Note next, that as this tenderness comes of the Spirit of God, so it also comes by his working in full co-operation with the Father and with the Son. In our text we have all the three persons of the divine Trinity. We hear the Father say, “I will pour upon the house of David the spirit of grace,” and that Spirit when poured out leads men to look to him whom they pierced, even to the incarnate Son of God. Thus the Holy Ghost proceeding from the Father and the Son, fulfils the purpose of the Father by revealing the Son, and thus the heart of man is reached. The divine Father sends forth the Holy Ghost, and he bears witness to the Son of God, and so men come to mourn for sin. We believe in the three persons of the blessed God, and yet we are equally clear that God is one. We see the divers operations of these three divine persons, but we perceive that they are all of one, and work to the selfsame end, namely, that grace may reign by delivering us from our natural impenitence, and by causing us to sorrow because we have sinned. The Holy Spirit worketh not without the Father and the Son, but proves himself to be in full union with both by his operations upon the soul of man. Do not think, therefore, when thou feelest the Holy Ghost melting thee, that the Father will refuse thee: it is he that sent the Holy Spirit to deal with thee. Imagine not that thou canst feel repentance for sin and bow in sorrow at the Saviour’s feet, and that Jesus will reject thee; for it is he who sent the Spirit of grace to bring thee to repentance, and make thee mourn because of the ill which thou hast done. The glorious one God, who made the heavens and the earth, is dealing with thy heart if the Holy Ghost” is now working in thee as “the spirit of grace and of supplications.”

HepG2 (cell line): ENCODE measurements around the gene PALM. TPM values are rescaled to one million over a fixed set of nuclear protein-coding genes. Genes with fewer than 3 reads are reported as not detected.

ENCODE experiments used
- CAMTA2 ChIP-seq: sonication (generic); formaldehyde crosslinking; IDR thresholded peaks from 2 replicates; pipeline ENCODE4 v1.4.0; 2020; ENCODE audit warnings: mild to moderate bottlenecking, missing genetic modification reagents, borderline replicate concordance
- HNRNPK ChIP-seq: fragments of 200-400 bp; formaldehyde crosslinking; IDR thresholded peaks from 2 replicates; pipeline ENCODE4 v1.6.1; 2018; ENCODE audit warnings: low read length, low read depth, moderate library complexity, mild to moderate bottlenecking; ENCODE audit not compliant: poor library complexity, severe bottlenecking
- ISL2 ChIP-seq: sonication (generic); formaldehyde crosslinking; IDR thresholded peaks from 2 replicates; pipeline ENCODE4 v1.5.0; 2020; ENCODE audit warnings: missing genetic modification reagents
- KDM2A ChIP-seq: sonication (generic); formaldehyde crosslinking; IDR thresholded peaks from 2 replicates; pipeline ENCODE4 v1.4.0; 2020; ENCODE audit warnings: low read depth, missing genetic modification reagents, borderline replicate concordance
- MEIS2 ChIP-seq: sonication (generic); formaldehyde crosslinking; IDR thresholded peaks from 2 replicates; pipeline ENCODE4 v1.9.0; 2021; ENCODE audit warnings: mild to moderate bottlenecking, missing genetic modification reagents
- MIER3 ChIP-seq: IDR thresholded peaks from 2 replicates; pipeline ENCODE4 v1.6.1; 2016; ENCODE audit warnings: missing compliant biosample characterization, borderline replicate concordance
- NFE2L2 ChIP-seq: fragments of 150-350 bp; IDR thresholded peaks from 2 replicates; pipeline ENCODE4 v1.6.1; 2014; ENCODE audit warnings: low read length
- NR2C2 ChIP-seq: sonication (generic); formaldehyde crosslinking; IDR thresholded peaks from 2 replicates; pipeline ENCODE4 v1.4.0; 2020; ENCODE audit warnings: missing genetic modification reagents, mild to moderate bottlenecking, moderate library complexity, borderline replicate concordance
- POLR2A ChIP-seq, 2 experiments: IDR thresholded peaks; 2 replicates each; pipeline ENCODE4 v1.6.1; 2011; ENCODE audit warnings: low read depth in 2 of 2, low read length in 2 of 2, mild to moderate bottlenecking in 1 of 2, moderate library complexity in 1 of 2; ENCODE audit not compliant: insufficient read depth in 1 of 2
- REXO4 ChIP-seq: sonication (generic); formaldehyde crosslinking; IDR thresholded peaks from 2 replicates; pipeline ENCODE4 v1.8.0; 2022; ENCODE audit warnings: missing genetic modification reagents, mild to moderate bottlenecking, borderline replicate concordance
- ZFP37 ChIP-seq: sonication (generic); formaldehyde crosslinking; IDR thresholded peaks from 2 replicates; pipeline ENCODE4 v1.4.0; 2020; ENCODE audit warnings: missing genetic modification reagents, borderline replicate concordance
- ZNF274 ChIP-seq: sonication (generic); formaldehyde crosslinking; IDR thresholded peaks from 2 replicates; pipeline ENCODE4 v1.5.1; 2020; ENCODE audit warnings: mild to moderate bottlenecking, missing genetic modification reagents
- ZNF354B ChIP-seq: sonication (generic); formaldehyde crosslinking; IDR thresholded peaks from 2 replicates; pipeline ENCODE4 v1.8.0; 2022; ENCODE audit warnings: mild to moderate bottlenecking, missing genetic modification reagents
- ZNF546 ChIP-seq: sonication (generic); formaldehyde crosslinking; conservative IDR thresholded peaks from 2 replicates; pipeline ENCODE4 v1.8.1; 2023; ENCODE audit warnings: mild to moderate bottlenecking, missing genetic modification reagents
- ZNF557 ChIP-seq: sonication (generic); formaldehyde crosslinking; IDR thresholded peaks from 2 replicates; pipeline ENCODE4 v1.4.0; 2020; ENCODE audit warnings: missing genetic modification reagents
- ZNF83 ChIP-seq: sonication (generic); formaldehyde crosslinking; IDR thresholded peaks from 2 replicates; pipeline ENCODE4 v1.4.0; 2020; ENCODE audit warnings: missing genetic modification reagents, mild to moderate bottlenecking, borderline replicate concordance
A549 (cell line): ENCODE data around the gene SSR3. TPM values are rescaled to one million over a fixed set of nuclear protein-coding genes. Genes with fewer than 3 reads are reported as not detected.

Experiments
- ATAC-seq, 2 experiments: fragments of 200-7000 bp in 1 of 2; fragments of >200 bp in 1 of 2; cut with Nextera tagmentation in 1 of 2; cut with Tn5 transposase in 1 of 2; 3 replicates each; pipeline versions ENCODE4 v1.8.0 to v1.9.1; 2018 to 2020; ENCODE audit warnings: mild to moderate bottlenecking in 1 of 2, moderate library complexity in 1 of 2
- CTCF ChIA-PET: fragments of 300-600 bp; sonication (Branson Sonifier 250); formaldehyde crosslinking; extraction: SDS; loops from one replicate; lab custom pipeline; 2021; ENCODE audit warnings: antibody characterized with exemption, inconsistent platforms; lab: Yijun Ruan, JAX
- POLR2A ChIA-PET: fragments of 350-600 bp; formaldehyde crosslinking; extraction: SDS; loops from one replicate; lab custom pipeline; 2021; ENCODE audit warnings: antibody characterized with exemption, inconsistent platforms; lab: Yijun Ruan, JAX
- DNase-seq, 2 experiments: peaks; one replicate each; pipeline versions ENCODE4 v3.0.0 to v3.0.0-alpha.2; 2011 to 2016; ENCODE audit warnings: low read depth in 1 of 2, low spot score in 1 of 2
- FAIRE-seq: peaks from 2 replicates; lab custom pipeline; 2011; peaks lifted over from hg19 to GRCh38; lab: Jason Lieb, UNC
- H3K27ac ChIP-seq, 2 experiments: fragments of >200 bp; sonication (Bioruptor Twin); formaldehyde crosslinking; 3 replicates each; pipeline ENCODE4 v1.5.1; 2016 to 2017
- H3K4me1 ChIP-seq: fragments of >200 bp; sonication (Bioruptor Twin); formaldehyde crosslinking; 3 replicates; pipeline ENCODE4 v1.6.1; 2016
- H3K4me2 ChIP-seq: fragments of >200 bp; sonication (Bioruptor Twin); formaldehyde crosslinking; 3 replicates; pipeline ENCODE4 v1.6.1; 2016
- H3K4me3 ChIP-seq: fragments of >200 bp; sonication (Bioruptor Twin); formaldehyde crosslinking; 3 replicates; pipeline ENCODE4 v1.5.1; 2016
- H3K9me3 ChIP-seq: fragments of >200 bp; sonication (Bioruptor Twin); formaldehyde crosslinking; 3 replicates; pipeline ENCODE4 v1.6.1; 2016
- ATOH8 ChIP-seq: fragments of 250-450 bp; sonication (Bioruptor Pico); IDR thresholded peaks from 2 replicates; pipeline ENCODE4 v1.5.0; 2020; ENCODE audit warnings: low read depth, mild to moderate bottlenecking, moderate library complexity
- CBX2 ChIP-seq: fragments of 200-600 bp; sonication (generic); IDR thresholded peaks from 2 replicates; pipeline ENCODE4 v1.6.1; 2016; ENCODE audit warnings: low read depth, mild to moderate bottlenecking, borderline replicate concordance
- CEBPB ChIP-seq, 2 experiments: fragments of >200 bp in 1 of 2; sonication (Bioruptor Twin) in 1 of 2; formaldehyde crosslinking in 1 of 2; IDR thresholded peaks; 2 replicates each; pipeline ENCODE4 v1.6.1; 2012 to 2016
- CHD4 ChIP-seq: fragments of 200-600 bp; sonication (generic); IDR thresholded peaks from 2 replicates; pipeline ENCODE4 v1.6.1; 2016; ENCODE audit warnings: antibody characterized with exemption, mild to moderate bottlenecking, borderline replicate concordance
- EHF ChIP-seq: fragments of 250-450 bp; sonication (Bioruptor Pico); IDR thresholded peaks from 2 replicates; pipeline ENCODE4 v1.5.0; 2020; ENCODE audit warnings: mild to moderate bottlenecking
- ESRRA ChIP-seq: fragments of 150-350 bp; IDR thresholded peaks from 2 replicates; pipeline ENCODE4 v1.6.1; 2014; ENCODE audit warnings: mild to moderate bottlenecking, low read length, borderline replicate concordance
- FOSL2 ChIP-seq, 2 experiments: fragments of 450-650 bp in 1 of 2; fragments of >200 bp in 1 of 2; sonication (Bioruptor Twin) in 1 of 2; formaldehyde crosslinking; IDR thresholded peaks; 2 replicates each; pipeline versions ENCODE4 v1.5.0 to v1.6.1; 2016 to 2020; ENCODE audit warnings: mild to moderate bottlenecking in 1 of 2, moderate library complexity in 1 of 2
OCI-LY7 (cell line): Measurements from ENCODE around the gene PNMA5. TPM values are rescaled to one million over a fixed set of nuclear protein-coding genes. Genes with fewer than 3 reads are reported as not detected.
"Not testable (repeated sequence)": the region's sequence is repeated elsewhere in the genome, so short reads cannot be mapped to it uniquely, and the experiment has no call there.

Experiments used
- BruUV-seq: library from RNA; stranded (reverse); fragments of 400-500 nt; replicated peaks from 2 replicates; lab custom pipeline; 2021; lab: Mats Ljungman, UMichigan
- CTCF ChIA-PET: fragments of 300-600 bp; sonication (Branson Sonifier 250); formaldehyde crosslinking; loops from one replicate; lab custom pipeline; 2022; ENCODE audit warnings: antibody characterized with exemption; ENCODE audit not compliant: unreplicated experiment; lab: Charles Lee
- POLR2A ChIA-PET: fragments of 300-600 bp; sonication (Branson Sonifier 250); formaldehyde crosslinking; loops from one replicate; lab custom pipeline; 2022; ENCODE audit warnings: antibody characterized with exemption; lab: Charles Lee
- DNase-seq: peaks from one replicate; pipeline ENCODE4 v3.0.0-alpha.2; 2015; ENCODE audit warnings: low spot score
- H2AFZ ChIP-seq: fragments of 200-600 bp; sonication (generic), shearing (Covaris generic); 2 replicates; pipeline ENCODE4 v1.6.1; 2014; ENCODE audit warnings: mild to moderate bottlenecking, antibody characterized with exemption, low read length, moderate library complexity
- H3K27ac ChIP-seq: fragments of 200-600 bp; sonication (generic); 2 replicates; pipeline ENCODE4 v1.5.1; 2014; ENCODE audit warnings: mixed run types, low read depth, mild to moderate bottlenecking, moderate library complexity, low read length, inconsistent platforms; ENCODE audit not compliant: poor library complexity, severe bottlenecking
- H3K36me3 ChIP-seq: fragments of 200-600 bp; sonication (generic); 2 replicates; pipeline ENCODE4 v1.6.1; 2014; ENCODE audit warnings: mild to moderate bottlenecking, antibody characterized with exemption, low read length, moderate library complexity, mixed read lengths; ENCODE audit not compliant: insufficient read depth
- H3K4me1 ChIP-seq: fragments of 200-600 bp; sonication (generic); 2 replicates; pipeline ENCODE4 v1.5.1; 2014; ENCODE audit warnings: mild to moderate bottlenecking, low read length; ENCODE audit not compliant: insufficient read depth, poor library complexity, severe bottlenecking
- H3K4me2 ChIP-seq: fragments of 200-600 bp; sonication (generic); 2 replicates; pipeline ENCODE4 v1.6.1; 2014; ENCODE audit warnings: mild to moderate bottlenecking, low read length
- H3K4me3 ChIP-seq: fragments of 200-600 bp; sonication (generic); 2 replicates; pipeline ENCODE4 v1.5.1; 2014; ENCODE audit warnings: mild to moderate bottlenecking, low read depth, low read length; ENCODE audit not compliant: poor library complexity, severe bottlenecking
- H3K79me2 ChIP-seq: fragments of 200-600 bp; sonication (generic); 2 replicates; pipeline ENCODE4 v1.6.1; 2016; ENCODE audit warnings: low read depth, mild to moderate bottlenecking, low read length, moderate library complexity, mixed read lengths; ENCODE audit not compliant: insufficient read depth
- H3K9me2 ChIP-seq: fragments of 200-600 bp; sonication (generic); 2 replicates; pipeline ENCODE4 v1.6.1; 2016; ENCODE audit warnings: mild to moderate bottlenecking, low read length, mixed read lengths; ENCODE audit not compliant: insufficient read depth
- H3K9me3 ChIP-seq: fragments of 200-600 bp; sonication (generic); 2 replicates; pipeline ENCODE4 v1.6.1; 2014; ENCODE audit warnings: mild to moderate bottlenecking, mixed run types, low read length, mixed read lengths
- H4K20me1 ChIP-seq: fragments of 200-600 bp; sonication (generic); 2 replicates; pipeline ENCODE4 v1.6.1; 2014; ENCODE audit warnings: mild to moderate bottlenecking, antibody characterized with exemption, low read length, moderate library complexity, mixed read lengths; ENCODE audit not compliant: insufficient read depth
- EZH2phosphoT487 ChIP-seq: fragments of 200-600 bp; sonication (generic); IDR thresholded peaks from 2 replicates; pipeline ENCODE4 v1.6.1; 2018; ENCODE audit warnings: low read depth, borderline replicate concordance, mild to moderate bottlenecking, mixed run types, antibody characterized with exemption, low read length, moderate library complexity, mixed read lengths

This operation is an unseen secret work. Thou canst not perceive the work of the Spirit by the senses of the flesh; it is spiritually discerned. When the Spirit of God was poured out at Pentecost, there were divers signs attendant thereupon, such as rushing mighty wind, and cloven tongues as it were fire; but these were outward signs only, the Spirit himself is inward and secret. The Spirit is as the wind, invisible save by its effects. The Holy Ghost cometh as the dew which in soft silence refreshes the tender herb. Not with sound of trumpet or observation of man doth the Spirit perform his gracious deeds. His working is one of the secrets and mysteries which no man can explain to his fellow. He that feels the movement of the Holy Spirit, knows that a singular work is going on within him, but what it is, or who it is that worketh it, he knoweth not. Do not, therefore, expect to be informed when the Spirit is upon thee. Marvel not if it should so happen that he is dealing with thee now, though thou knowest it not, “For God speaketh once, yea twice, yet man perceiveth it not.” The operations of the Holy Ghost are consciously perceived by the human heart, but they are not always attributed to their right cause. Many a man, to use the words of our hymn,